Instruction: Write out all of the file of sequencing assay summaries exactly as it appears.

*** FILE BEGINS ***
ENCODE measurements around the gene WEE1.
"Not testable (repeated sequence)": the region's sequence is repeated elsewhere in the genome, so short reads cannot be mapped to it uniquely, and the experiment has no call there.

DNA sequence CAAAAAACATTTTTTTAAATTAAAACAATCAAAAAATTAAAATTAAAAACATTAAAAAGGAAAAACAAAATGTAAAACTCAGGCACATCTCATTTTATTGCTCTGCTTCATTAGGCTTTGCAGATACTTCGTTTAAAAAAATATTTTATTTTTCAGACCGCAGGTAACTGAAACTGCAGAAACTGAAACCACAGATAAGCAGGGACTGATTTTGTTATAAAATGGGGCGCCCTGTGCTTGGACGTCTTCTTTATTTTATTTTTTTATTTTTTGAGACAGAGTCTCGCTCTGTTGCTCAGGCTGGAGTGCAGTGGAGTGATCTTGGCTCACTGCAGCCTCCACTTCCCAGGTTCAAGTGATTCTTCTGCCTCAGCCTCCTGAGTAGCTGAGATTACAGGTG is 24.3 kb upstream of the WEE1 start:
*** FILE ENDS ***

ENCODE measurements around the gene WEE1.
"Not testable (repeated sequence)": the region's sequence is repeated elsewhere in the genome, so short reads cannot be mapped to it uniquely, and the experiment has no call there.

DNA sequence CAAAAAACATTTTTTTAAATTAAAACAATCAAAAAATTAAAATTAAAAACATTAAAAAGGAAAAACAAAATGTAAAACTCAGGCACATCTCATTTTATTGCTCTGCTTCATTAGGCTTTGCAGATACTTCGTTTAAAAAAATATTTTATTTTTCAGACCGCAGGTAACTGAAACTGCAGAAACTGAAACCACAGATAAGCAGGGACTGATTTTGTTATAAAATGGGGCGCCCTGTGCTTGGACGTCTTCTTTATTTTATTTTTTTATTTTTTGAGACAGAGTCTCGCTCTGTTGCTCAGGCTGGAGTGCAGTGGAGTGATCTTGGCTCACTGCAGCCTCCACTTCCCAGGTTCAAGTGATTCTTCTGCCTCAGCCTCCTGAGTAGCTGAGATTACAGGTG is 24.3 kb upstream of the WEE1 start: